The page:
Monday, October 15 2018

VietNamNews

FDI key to economic development

Update: September, 09/2018 - 09:00
Vũ Đại Thắng. – Photo vietnamfinance.vn

Three decades since the country began its process of economic renewal, foreign direct investment (FDI) has become one of the key sectors in Viet Nam’s economic structure and made great contributions to the country’s socio-economic development. However, in addition to the many advantages, there are still drawbacks with this fast-growing sector. Vũ Đại Thắng, Deputy Minister of Planning and Investment, speaks to Vietnam News Agency about FDI.

How do you evaluate Việt Nam’s achievements after 30 years of drawing FDI capital?

Since the Law of Foreign Investment took effect in December 1987, Viet Nam has spent more than 30 years luring FDI capital, which has turned into one of the country’s most important economic sectors.

More than US$182 billion worth of capital has entered Viet Nam in the past three decades, targeting almost every sector of the Vietnamese economy and making great contributions to the country’s economic development and transformation. FDI has helped Viet Nam create spearhead industries such as telecommunications, oil and gas, electronics, chemicals, steel, automobile and motorbike manufacturing, information-technology, garment and textile, footwear, and agricultural product processing. Thus, FDI has improved Viet Nam’s production and export capacity.

Up to now, FDI projects account for 25 per cent of the country’s total socio-economic capital and 70 per cent of the country’s total export turnover. Besides, FDI projects help increase revenue for the State budget, create more jobs and stabilise society. This sector creates 3.5 million direct jobs and nearly five million indirect jobs, of which many labourers receive training and have access to the world’s most advanced technology and management expertise.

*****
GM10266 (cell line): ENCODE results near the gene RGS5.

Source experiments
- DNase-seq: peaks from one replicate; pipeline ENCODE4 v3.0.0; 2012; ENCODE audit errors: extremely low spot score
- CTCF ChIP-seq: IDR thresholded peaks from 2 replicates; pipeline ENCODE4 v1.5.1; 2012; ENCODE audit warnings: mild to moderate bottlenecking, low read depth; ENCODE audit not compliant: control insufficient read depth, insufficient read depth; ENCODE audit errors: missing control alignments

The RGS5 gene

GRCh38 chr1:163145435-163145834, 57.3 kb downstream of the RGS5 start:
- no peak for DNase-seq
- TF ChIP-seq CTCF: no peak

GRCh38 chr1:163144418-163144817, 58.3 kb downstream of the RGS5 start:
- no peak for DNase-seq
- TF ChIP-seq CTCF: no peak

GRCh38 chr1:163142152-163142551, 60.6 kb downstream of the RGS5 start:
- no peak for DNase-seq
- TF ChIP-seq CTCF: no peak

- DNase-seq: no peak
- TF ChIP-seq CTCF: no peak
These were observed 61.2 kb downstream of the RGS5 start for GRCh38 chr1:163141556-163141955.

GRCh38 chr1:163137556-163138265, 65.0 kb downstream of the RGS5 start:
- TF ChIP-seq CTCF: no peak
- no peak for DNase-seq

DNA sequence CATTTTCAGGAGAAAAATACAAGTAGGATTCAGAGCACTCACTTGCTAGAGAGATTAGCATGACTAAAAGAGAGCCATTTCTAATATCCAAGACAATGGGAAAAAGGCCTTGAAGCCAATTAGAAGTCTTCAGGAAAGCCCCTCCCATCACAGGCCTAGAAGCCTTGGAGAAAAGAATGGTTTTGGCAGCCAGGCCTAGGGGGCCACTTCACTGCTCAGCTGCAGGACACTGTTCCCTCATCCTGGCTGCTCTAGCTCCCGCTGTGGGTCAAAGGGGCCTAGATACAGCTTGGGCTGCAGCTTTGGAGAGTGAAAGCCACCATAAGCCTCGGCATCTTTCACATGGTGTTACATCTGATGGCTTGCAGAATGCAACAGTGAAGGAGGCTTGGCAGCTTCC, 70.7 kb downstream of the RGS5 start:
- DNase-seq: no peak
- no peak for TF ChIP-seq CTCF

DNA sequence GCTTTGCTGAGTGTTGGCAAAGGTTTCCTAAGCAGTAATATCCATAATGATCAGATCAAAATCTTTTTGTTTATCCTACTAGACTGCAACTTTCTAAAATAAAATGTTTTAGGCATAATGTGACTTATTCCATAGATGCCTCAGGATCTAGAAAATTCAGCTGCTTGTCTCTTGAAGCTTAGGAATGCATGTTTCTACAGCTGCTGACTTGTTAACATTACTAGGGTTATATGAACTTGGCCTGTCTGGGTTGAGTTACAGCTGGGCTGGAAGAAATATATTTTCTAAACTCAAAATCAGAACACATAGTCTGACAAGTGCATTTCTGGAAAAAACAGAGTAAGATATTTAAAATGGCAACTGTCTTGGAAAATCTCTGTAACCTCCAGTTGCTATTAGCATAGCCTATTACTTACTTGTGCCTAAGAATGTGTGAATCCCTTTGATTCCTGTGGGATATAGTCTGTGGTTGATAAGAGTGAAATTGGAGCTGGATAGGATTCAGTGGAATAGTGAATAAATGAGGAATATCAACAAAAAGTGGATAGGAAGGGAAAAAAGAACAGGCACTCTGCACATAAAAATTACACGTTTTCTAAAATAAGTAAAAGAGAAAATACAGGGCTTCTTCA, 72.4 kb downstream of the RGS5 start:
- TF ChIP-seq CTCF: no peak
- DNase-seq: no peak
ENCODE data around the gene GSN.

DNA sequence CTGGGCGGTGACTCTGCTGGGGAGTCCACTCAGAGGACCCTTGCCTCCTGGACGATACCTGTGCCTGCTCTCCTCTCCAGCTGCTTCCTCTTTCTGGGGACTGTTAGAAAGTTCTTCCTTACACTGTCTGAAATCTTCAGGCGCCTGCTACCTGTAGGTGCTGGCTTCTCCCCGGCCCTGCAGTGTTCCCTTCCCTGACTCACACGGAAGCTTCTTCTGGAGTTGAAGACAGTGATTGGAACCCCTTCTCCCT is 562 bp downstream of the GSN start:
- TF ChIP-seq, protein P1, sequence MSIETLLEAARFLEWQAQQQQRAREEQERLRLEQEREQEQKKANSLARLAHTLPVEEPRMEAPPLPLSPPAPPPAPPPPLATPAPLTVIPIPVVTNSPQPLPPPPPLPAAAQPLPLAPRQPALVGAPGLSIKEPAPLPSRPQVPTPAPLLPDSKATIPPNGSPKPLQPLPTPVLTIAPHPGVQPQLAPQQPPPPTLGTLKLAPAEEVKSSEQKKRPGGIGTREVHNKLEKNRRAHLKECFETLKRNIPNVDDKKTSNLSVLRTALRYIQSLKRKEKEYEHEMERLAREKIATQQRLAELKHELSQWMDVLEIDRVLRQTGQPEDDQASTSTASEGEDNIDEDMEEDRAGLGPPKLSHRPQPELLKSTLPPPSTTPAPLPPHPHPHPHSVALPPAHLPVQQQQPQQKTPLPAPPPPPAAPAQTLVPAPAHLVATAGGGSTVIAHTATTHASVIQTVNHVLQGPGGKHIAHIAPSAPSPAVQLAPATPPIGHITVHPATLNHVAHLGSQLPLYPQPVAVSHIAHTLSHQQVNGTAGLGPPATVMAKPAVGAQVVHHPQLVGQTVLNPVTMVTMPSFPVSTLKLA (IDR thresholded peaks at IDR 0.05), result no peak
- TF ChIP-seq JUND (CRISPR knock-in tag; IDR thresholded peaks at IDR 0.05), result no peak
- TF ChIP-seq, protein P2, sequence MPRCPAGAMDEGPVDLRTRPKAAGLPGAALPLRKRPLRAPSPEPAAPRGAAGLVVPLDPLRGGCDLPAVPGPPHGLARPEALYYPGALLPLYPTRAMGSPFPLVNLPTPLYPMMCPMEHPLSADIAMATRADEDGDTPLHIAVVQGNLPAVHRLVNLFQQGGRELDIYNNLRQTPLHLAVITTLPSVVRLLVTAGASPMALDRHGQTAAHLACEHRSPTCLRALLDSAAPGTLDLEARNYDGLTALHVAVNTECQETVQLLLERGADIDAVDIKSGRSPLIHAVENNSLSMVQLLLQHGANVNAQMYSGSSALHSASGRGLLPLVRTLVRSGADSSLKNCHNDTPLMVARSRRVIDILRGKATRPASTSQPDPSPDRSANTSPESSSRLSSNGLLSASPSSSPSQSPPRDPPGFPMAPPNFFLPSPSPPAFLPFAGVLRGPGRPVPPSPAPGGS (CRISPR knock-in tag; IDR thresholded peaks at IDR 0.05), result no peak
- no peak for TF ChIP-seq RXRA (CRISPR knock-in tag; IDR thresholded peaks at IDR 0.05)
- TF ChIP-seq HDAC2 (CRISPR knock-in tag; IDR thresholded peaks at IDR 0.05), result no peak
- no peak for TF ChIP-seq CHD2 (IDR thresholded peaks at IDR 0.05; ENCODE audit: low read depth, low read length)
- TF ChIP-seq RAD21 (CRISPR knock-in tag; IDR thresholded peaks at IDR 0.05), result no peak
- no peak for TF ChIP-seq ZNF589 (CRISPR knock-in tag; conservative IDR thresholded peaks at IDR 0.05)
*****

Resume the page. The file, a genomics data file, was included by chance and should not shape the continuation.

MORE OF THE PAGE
FDI capital also helps Viet Nam in its global integration, raise its international status and complete its socialist-oriented market economy. Thus, Viet Nam’s economic restructuring can be faster and more effective, so that the country can change its economic growth model and improve its competitiveness.

What are the problems with FDI projects?

In addition to the great contributions of FDI projects to Viet Nam’s socio-economic development, there are problems such as technology transfer of FDI companies being below expectations, which in some cases has had negative impacts on the environment and slowed growth.

Additionally, FDI companies have had little effect on domestic firms, especially those in the supporting industry, resulting in just a small number of Vietnamese companies joining the global value chain. Most FDI companies in Viet Nam are manufacturers and processing firms, take advantage of low-cost labour and other input sources that receive incentives from the Vietnamese Government.

Meanwhile, we haven’t seen effective solutions to increase Viet Nam’s added value in the global value chain. Some domestic firms haven’t strictly complied with the law while some have committed transfer pricing and trade fraud, thus damaging the quality of the business environment.

Luring high-quality, value-added FDI capital has always been a priority for Viet Nam. Which sectors will be receiving the most FDI capital in the next few years?